|Legendary Hindi-Maithili poet-novelist Nagarjun (1911-1998)|
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I pay my obeisance to them.
Those whose dedicated arrows
Proved either blunted or went astray;
The brave who emptied their quiver
Much before the battle came to the end
In their little boats;
And themselves got submerged therein
Their wishes remaining unarticulated for ever
|Premchand's speech on new literature as founding President of Progressive Writers' Association in 1936 is not very different from Pablo Neruda's ‘Towards an Impure Poetry’ written in 1935.|
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Against this historical backdrop, the poetic achievement of Nagarjun, born Vaidyanath Mishra at Darbhanga in Bihar and who acquired the name ‘Nagarjun’ after the famous Buddhist scholar on embracing Buddhism early in life to study Buddhist literature, is something that can only evoke awe and inspiration among the contemporary generation. It is so, because Nagarjun at his own level was already experimenting with both the content and the form of his poetic expressions in a manner that these manifestoes tried to push forth in the form of a well-articulated theory. Moreover, even though, Nagarjun associated himself with the left-oriented and progressive movement in literature, he remained completely individualistic in his approach thereby saving his poetry from getting typecast.
|Like D H Lawrence (1885 –1930), Nagarjun remained completely individualistic in his approach thereby saving his poetry from getting typecast|
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|Nagarjun's poems on Jack-fruit, twigs of neem tree, chorus of old pair of shoes, cadamba, khichdi, mongoose, roasted corn-cob, little flowers etc. are comparable to the beautiful elemental odes of Pablo Neruda on themes as common place as bicycles, bees, village movie theatre, stamp album, suit, wine etc.|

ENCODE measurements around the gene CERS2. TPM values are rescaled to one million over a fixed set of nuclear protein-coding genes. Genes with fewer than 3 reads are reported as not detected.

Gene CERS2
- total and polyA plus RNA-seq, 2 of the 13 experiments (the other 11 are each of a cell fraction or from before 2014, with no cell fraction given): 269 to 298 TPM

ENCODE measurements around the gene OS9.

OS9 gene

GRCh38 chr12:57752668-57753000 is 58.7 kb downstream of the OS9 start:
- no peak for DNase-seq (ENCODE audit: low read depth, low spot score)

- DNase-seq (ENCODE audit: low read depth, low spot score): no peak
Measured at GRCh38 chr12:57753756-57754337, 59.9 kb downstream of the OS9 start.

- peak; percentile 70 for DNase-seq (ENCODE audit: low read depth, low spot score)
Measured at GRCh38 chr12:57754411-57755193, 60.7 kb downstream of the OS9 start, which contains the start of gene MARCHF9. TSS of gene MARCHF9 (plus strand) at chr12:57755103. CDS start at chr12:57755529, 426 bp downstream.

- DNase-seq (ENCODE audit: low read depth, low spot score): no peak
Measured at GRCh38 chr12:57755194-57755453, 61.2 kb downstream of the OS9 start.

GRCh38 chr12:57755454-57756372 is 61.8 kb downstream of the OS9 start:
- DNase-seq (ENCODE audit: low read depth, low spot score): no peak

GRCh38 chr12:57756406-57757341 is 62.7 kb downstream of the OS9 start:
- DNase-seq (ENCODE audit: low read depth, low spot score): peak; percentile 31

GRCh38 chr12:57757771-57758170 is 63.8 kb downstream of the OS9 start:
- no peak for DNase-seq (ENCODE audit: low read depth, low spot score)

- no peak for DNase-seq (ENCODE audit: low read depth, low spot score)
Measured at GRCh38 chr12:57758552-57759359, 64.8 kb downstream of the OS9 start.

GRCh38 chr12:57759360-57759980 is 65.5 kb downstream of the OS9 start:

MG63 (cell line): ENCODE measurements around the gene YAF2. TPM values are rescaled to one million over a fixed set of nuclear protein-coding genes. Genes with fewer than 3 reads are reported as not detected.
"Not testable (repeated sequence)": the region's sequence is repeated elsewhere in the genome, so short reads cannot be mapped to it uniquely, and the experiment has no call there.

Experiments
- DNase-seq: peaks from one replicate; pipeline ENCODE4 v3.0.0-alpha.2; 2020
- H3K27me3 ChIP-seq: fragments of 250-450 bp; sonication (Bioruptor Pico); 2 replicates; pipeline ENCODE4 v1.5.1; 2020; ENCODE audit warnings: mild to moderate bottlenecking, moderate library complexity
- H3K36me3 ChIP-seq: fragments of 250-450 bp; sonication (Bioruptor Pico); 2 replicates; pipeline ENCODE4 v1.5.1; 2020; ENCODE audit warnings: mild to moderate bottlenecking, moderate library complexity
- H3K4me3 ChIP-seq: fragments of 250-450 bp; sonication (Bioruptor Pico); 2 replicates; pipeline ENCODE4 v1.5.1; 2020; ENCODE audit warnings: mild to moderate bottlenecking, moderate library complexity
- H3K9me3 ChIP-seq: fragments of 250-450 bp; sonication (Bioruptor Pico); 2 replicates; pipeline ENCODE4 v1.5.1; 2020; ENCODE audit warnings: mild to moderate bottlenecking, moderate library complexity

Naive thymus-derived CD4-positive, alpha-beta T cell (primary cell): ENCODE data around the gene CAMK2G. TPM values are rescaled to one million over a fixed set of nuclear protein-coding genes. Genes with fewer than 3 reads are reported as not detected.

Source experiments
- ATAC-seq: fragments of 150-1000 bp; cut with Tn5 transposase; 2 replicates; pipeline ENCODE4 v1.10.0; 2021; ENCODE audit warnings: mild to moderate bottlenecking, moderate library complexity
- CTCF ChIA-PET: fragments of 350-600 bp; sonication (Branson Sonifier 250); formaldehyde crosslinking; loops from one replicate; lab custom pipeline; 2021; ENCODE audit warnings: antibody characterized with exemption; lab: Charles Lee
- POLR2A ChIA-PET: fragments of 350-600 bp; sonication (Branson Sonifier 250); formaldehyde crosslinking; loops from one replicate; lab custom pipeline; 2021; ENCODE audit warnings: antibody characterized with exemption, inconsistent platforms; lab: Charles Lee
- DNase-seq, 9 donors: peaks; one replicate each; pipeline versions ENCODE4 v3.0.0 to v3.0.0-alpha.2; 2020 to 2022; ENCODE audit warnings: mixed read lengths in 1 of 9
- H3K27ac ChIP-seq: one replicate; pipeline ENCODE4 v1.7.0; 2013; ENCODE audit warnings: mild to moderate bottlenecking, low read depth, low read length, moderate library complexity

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In an article on the Urdu poet Faiz Ahmad Faiz (1911-1984) another flag-bearer of the poetry of protest and Nagarjun’s contemporary who also wrote equally moving personal and sensuous poetry, the eminent theorist of Post-Colonialism, Edward W. Said (1935-2003) , imagines Faiz as ‘a poet whose poetry combined the sensuousness of Yeats with the power of Neruda’.
|If Faiz Ahmad Faiz combines Yeats with Neruda, his contemporary, Nagarjun, combines DH Lawrence with Neruda|
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Considering that Nagarjun brings with himself a baggage of individual genius that can not fit in any progressive or romantic or modern school of poetry in Hindi literature, he can be compared with Neruda on the one hand in the manner he juxtaposes the personal with the impersonal and with D H Lawrence on the other. With Lawrence more so for withstanding, albeit like an archetypical outsider, the onslaught of poetic and literary manifestos with personal and literary honesty and a sense of discrimination underlining, like the British novelist, the essential imperfectness of art as its creators themselves are always in the process of evolution.